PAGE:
Clapper coached on through the 1948-49 season. At the team’s annual season-ending banquet, owner Weston Adams stood up and quieted the crowd. “I’m sorry that I have to make the saddest announcement of my career,” he said. “Just this noon I learned that Dit will not be with us another year.”
Clapper, who was 42, was headed for home. His wife hadn’t been well, and he had a teenaged son and daughter, along with (as Ross, once, had had, in Montreal) a thriving sporting goods store. “My family and my business in Peterborough, Ontario, now demand all my attention,” he told the room.
Art Ross was overcome with emotion. As for the players, they had a gift to give: a hunting rifle.
“Being a coach is a pretty tough job,” Clapper said, “particularly for an old player. To be a really good coach you have to drive the guys. I just couldn’t do that. All these boys were really my friends.”
I don’t suppose anyone would have batted an eye if Art Ross, now 64, had returned one more time to the Boston bench. He didn’t, though.
“We wanted a man who didn’t know our players at all,” Bruins’ president Weston Adams advised in 1949 when he hired 52-year-old George (Buck) Boucher, famous Frank’s older brother. “Everybody now starts from scratch. They’ve got to make the team. It’s up to Buck to select the men he wants. I don’t think we will have to make apologies for next year’s Bruins.”
Art Ross was on the same page. “Yeah,” he said. “We were looking for a two-fisted guy and got one. He won’t be a yes man to me.”
When the Bruins let him go a year later, Boucher was surprised. He called it a “dirty deal.” Ross let him know as the team travelled to Toronto for the final regular-season game of the season. “It was a blow, and made it a rough ride,” Boucher said. “I had rather expected it but it was tough to take. Art Ross told me I’d done a good job, but the club had other plans for next season. I asked him, ‘If I’ve done such a good job, why am I being fired? I think I deserve another chance.’ And he told me, ‘We have other plans.’”
Art Ross had his side of the story to tell. He was up in Canada, acting as league supervisor for the Stanley Cup playoffs, but made a special trip home to Boston to clarify things for reporters.
“We haven’t lied to you people in 26 years,” he told them at a press conference where he sat alongside team president Weston Adams and a director named Frank Ryan.
Ross reminded everybody what good friends he and Boucher were. They’d discussed finding another coaching job for him. “We could have paid him off for the season — we all know his contract was for one year — several times after some mistakes, but we didn’t.”
Ross addressed charges that upper management had interfered with Boucher through the course of the season. “Regardless of what has been written or said by anyone, it’s not true that any of us interfered at any time with Boucher,” he said. “I called him on the phone once in the season during the course of a game and that was to tell him one of several kids we had brought up for a look was sick and maybe should not play any more.”
“I also suggested — only suggested mind you — perhaps the kids should be changed more often in the third period or we might get licked. We had a three-goal lead at the time. Well, we lost the game. But that’s the only time he was ever told anything by either of us at any time during a game, immediately before or immediately after.”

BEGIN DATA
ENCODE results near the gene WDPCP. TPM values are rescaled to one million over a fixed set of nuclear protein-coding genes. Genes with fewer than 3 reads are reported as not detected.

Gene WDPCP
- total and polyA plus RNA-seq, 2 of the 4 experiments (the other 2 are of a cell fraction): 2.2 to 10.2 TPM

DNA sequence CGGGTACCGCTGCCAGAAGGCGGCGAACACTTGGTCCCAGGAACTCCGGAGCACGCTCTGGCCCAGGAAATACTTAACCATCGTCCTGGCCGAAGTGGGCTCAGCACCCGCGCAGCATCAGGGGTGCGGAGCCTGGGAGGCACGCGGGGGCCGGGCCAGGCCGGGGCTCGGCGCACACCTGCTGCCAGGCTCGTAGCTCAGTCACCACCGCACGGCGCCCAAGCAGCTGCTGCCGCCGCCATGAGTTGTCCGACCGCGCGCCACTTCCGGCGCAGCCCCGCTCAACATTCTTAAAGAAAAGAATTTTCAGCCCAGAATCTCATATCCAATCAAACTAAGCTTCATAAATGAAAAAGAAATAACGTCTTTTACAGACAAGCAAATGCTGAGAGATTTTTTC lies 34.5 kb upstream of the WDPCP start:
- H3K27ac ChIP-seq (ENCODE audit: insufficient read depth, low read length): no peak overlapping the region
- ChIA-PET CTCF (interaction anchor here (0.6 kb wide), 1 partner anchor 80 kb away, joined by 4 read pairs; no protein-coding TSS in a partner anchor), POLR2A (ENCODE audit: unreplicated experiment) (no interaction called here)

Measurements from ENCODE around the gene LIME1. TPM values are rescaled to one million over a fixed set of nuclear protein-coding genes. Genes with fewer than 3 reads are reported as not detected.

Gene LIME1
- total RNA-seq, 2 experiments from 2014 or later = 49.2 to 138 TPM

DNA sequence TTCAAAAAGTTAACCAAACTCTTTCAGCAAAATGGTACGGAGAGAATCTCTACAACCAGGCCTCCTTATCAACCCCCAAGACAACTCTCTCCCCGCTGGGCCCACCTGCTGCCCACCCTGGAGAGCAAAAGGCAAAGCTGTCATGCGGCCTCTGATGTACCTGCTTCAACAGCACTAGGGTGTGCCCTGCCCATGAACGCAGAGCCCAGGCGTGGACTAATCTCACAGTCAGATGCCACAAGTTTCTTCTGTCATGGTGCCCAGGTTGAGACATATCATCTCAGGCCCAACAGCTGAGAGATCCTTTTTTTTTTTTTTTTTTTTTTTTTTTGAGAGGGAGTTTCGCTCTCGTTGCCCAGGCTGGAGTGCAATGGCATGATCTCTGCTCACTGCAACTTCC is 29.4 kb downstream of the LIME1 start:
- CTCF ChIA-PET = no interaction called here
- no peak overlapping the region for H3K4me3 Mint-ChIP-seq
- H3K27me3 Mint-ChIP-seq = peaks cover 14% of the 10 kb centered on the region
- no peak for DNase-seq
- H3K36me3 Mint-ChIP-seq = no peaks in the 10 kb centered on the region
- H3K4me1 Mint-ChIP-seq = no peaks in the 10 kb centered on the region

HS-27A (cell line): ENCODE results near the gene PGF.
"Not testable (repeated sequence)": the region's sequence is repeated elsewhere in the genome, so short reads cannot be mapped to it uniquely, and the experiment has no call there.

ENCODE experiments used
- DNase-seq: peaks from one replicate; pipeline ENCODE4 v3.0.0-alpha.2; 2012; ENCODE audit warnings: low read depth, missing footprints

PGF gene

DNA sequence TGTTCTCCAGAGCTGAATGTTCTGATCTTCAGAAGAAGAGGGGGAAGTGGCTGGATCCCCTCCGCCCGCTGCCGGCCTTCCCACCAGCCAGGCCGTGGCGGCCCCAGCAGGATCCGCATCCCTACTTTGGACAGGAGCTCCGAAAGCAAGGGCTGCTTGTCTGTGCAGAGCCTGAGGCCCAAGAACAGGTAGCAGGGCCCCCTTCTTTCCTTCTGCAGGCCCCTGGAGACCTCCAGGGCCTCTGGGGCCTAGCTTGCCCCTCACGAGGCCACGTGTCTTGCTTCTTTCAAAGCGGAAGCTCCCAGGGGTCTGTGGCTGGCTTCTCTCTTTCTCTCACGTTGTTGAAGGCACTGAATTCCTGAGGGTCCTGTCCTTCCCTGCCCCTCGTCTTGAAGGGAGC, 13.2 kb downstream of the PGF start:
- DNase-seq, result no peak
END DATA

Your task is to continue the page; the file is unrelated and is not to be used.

Boston’s players were sorry to see Boucher go. They presented him with “a powerful short wave radio.”
“This was no sympathy act,” said captain Milt Schmidt. “We planned this some weeks ago as a gift to a swell guy.”
Bun Cook would be the next coach. That was the word. Or Joe Primeau? But no. Instead, Ross lured 38-year-old Lynn Patrick in from the wilds of Victoria, British Columbia. Lester’s son, he’d coached the Rangers for one successful year then quit. He preferred, he’d said then, “to rear my family in some place other than a big city.”
Suburban Boston would work, too. “This is the kind of an opportunity I’ve been hoping and searching for,” Patrick said. “I’m ambitious to get ahead in hockey and don’t want to be a coach all my life.” And so a succession plan was in place: after two years of coaching, Patrick would ascend to replace a retiring Ross as general manager.
That didn’t go quite as planned. Ross kept going through the spring of 1954, announcing his retirement, in the Bruin way, at the team’s annual end-of-year banquet. Under the new plan, Patrick would take on the role of general manager while continuing to coach for one more year. By then, captain Milt Schmidt would be ready to retire and, in the Bruin way, turn himself into the coach.
Word from Boston this afternoon that Milt Schmidt has died at the age of 98. The man who was the NHL’s oldest player had a long and distinguished Bruin career, first and foremost as a centreman (mostly on the Kraut Line), but also as a coach and general manager. Elevated to the Hall of Fame in 1961, he won two Stanley Cups as a player and shared in two more as GM. Steve Conroy has an obituary (here) at The Boston Herald.
(Image © Arthur Griffin Courtesy of the Griffin Museum of Photography, photograph may not be reproduced in any form per the copyright holder. All rights reserved.)
Press Ganged: The 1938-39 Boston Bruins line up for Boston photographers. From left, best-guessed: Bobby Bauer, Cooney Weiland, Frank Brimsek, Bill Cowley, Mel Hill, Tiny Thompson, Charlie Sands, Eddie Shore, Ray Getliffe, Terry Reardon, Harry Frost, Milt Schmidt, Woody Dumart, Flash Hollett, Roy Conacher, Dit Clapper, Jack Portland, and Gord Pettinger.
(Image © Arthur Griffin Courtesy of the Griffin Museum of Photography, photograph may not be reproduced in any form per the copyright holder. All rights reserved.)
The legend as it’s been handed down goes something like this: the hockey game got so very testy that the Boston coach reached into the toolbox he happened to have on the bench with him, selected his sturdiest monkey wrench, and hurled it at his Toronto counterpart across the way.
That’s what writer and historian Eric Zweig knew, more or less, when he received the actual almost-lethal item itself as a gift this past summer, 90 years after it was flung. A week before NHL hockey begins in earnest, as beer-cans fly at baseball parks, maybe is it worth a look back at just what happened all those years ago?
Zweig, who lives in Owen Sound, is the esteemed and prolific author of novels along with many books of hockey history, including Art Ross: The Hockey Legend Who Built The Bruins (2015). It was through his work on his definitive biography that Zweig ended up with his unique memento, which was presented to him earlier this year by the Ross family.